Levin also pointed to New York Governor Andrew Cuomo as another leader who has emerged during this crisis.
"I think, if things got reset, and people could now start over and make a decision on who they want as the Democratic nominee, and this is no shade on Joe Biden... I think they'd pick Andrew Cuomo," Levin said. "He's a big guy, because he's Governor of New York, but I think he's become a national superstar."
Levin also discussed the long-term impact of the pandemic on the industry, saying Hollywood was already on the precipice of change, but the pandemic is speeding that change along. He wondered whether advertisers would have the money to advertise their new properties once this crisis is over, meaning streamers and networks will need to find new revenue streams, or ways to reinvigorate olded ones.
We wrap things up with Dr. Michael Gervais, a high performance psychologist, co-founder of Compete to Create, and host of the "Finding Mastery" podcast.
This, as millions of Americans, especially those in New York, Illinois, and California, find themselves quarantined, and ordered to stay home, their emotions running high, whether those emotions are crippling anxiety or severe boredom.
"If we can feel our body, and where we feel the stress, the response is deep breathing," Gervais said of dealing with the stress and anxiety. "As mechanical as that sounds, as simple as that sounds, a long exhale sends a very strong signal to the brain to calm down, to relax - we're safe."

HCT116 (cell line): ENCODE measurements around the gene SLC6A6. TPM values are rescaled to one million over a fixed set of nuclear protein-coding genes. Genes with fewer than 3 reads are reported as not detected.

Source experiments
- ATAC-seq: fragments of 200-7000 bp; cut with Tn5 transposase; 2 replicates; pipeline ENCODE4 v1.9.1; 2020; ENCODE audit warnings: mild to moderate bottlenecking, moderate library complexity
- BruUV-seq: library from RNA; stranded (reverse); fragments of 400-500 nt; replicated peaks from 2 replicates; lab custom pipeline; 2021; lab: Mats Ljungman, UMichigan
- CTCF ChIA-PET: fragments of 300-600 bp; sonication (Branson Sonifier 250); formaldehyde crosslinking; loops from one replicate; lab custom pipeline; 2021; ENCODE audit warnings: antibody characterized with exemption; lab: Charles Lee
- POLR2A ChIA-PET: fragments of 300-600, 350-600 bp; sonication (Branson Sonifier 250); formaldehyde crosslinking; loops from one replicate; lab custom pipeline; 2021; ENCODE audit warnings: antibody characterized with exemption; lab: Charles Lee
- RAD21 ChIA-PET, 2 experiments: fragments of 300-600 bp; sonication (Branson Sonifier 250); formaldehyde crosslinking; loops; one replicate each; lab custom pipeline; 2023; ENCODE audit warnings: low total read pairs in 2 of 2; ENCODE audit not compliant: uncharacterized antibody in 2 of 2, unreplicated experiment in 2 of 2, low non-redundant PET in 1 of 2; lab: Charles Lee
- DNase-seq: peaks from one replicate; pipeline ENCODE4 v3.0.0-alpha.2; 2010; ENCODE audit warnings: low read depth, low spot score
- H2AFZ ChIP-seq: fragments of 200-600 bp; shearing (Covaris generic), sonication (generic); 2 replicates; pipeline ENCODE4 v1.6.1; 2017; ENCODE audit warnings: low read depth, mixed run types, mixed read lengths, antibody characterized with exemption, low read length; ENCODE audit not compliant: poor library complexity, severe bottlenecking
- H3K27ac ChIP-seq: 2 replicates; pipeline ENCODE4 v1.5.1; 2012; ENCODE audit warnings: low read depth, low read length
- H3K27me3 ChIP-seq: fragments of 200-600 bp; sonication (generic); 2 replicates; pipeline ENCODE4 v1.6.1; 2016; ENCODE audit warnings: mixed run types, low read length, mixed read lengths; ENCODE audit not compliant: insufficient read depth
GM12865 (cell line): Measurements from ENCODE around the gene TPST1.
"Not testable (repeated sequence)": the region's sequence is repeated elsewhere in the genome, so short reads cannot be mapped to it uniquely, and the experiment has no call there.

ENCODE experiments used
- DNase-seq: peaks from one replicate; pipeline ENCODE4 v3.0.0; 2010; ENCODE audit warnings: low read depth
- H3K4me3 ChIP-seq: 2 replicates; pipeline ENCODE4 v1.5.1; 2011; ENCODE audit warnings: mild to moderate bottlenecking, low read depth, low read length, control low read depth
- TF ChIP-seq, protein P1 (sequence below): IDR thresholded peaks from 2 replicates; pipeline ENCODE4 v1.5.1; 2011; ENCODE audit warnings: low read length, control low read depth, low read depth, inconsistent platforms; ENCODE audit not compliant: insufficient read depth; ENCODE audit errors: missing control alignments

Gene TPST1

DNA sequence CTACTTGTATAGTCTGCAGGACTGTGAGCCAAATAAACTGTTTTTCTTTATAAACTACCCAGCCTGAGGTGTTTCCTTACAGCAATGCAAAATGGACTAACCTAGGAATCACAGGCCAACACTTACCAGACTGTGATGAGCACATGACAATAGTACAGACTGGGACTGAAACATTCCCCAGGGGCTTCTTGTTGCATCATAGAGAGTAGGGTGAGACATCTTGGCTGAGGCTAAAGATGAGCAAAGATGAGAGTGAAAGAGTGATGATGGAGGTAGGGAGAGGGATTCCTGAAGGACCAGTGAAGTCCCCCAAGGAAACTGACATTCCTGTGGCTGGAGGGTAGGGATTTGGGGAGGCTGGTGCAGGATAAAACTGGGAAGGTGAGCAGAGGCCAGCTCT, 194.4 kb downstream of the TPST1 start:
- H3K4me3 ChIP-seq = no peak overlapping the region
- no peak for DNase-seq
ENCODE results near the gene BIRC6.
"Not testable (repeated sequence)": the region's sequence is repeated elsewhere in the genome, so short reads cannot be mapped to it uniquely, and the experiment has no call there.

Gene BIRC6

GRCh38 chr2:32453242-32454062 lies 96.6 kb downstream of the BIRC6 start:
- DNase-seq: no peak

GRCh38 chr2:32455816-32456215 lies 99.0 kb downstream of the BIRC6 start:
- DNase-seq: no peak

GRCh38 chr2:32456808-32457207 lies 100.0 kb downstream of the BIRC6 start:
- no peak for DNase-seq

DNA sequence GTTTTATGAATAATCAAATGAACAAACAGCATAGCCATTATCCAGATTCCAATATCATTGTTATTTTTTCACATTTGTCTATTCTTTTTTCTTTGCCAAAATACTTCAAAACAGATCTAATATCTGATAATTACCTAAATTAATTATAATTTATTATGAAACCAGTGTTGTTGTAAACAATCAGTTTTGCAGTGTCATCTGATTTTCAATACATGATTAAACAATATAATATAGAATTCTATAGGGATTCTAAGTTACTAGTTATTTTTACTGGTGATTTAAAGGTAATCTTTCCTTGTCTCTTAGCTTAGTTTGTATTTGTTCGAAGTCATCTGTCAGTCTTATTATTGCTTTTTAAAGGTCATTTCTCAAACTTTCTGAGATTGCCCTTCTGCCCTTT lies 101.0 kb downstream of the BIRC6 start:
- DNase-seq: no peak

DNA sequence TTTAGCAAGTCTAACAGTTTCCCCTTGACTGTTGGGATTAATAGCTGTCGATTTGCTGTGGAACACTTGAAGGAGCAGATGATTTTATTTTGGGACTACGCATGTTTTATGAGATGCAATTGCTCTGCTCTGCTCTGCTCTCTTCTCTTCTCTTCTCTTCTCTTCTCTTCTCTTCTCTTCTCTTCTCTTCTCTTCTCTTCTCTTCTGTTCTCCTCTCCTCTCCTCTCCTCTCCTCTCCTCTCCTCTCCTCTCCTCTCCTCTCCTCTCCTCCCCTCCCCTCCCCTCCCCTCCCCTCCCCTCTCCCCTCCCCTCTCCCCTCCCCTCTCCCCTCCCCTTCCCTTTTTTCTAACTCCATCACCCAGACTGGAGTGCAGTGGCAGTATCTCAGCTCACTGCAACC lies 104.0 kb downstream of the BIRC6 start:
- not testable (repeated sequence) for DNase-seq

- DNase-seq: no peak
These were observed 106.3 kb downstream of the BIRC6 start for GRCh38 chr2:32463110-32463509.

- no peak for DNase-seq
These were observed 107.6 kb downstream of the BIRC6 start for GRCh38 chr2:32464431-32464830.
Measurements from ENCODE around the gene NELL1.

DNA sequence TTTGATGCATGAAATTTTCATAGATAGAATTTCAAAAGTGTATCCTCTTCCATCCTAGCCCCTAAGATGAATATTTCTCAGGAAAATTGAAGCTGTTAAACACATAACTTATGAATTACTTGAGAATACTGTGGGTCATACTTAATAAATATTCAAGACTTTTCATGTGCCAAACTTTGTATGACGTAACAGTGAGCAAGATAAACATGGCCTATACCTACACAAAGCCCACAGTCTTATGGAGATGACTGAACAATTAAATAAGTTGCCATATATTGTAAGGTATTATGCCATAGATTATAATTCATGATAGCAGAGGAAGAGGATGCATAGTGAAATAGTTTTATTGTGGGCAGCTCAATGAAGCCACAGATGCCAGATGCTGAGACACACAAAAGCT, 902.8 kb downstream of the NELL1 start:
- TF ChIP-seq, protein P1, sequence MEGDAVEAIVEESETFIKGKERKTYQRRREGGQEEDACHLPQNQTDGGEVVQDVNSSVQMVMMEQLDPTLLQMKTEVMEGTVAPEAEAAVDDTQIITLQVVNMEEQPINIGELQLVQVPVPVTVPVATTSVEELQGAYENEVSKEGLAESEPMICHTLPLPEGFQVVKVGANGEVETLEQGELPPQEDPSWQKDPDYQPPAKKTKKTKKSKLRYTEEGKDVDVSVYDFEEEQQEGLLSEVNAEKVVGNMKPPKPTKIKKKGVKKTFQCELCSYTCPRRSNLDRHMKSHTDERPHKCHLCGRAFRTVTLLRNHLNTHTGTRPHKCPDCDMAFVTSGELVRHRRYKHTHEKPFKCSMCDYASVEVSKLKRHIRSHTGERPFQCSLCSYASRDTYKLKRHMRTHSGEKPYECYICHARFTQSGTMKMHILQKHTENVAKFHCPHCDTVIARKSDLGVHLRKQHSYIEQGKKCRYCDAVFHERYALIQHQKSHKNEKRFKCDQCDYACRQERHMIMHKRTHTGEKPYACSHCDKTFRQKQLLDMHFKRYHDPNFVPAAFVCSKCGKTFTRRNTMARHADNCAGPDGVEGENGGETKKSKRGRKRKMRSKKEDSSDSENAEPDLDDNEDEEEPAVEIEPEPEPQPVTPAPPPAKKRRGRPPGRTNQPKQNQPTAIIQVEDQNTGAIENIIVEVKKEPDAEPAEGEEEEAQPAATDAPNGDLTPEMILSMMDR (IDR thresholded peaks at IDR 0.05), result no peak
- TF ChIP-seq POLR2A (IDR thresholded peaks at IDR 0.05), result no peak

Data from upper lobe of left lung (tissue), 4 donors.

In addition to heavy breathing, Gervais said changing your thought process can produce a huge change, as change all starts with being aware of your own personal needs.
But stress isn't the only emotion gripping millions right now, so are loneliness and boredom.
"Immunity and social belonging are tightly linked," Gervais said. "Being with other people helps our immune system, but we don't get access to that right now, so we need to use our technology to be sure that we're staying in touch with people we love."
He suggested Americans offer words of encouragement to their loved ones and that they say things they normally can't because of the pace and rhythm of modern life.
But it's not only the relationships with older relatives, there are also the changing dynamics of families who now have kids out of school and at home. So how can families deal with that new reality?
"Create a scale," Gervais said. "Everyone has their own scale, and every morning you wake up and say 'what number do you have,' and that just helps calibrate where people are, and with that very simple, practical tool, you can say 'if I'm at a 75, and my partner or child is at a 30... I know I have to pick up some pieces here...' it's a nice little calibration tool."
Gervais ended by reminding viewers about five key methods for dealing with recovery in this stressful and unprecedented time:
-- Sleep Well
-- Eat and Hydrate Well
-- Move Well
-- Think Well
-- Laugh Well
The Issue Is: with Elex Michaelson is California's only statewide political show. For airtimes and more information, go to TheIssueIsShow.com.